At age 18, Faith Kerehona is Canberra’s own super talented street art prodigy. Since the age of 14, Faith has showcased her talent on many a street wall in several parts of Canberra. With many of her thought-provoking works of art that utilise a fine arts approach towards street art, Faith’s colourful murals result in a contemporary depiction of issues surrounding environmentalism, race, gender, consumerism and more.
We caught up with Faith to get more insight into her work.
RA: What inspired your career in art?
FK: My career in art started as a decision. When I was about 14 I decided that creative expression was one of the only things that make me feel truly happy, understood and seen in the world and I wanted to become an artist. A lot of artists start out with this mentality that they simply want to ‘make it’, but as I grew older I realised that this goal wasn’t realistic because I had not established my own definitions of ‘making it’. My career in art truly began as an accumulation of achieving small goals; for example, being a part of an exhibition, or doing my first three-metre mural, then a ten-metre mural, then collaborating with other artists in an art festival. I also started developing an interest in street art when I was 14 and quickly fell in love with spray-painting. It offered seemingly insurmountable challenges to my artistic practice and I am always fiercely satisfied when I achieve something I thought previously impossible for myself.
RA: What meaning do you aim to communicate through your art?
FK: The meaning of my art shifts from piece to piece and is usually reflective of my current outlook and concerns in life. A lot of my art in the past has been reflective of developing skill, construction of self, and strengthening my concepts. One good thing about recording your artistic practice from a young age means you can see how your art truly reflects your sentiments and values in life as you grow. Currently, due to my studies in sociology, environmentalism and painting, a lot of my previous values and perceptions of both the world and my art have been thrown out the window. I’m currently reconstructing my artistic practice and reviewing the effectiveness of expressing my opinion towards racism, poverty, equity, the environment, consumerism and social construction.
RA: How would you describe your style of art?
FK: The best way I could describe my style in street art would be bringing fine art values of tone, composition and colour into an urban setting. I enjoy the disconnect between how people will value an artwork based on its setting. In a gallery setting, I watch people revere my pieces, analyse them, and draw their own beliefs about my works. On the street, my work may get a glance or a photo, but over time, it blends into the background. People will start to tag over my pieces, and eventually, it may be completely defaced. I find it fascinating that the surface of a painting changes its worthiness of preservation. Nevertheless, despite its impermanence, I continue to put as much time and reverence into the pieces I create on the street as I would for a gallery. The messages in my art must reach everyone and not only those who can afford the luxury of attending an exhibition.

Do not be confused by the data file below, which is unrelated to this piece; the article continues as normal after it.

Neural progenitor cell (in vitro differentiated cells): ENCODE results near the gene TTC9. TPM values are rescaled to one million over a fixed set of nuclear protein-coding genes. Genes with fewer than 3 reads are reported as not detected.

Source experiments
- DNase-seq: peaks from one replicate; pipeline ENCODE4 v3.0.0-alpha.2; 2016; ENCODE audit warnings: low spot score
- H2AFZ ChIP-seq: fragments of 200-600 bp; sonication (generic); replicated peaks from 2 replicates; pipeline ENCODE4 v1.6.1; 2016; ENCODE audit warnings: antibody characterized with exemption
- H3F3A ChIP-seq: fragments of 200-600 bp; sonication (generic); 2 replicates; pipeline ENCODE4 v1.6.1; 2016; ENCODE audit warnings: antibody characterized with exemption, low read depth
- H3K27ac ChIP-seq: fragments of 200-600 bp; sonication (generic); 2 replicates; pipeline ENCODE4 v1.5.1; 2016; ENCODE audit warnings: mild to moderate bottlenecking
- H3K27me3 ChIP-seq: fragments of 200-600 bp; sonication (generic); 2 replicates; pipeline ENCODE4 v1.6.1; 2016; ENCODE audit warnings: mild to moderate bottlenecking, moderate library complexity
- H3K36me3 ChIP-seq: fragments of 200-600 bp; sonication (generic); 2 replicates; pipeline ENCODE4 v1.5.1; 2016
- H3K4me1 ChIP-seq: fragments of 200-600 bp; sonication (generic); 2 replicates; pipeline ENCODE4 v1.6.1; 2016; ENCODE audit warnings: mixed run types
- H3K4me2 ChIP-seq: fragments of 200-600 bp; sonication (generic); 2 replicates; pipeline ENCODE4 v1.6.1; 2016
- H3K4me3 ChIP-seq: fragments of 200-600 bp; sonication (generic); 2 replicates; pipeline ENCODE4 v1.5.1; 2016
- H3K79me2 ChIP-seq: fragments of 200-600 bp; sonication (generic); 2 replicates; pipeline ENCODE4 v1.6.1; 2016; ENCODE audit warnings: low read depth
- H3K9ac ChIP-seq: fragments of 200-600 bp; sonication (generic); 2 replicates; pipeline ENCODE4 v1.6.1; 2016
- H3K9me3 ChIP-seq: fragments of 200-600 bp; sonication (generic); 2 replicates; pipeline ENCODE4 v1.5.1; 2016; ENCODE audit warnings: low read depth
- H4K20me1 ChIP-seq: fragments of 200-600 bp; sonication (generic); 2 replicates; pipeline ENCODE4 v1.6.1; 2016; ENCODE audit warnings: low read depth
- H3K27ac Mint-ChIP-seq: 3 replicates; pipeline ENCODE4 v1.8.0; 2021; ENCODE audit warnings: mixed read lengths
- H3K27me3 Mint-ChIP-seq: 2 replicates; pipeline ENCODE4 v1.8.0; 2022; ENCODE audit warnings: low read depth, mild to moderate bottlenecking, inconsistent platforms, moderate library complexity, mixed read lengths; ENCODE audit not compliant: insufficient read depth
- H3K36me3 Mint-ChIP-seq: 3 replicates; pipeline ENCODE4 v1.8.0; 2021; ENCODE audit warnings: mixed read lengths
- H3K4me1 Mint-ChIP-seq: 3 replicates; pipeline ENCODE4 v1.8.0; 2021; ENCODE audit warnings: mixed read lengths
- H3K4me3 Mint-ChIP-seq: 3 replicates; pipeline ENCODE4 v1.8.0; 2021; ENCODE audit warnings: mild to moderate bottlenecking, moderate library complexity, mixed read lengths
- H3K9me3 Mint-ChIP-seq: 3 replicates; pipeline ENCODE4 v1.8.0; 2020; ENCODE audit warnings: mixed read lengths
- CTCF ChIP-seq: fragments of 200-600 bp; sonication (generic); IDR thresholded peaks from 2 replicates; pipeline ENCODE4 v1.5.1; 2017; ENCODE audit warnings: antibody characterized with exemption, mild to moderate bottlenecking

RA: What tools do you work with to create your work?
FK: I am always trying new mediums, but I mainly work with spray-paint and house paint for my murals.
RA: Talk about your favourite piece, why you love it and the process behind it.
FK: My favourite artwork is the one I’ll create tomorrow. This is my motto in my art and it allows me to be directive and remain humble and pragmatic.
Nevertheless, I do have a favourite.
My favourite artwork to date has to be a workshop I organised for International Women’s Day. For this project, I took photos of 30 women and presented to them a simple question: “What does it mean to be a woman?” The responses were vast, passionate and extraordinarily heartfelt. I edited their quotes over their portrait, printed out large posters, and hosted a workshop where I taught them painting and spray-painting techniques. We then pasted the posters up in Garema Place on a 10-metre wall. The audience response from that artwork was powerful. I am still receiving messages from women who were moved by that piece.
I think the reason this is my favourite piece is because I figured out how to capture the passion and power of women in a raw, honest and unapologetic way.
RA: Where can people find your pieces?
FK: My pieces are scattered around the city, some have been destroyed, defaced or covered, and some still stand. When looking out for my pieces people should look for my name “Faith”.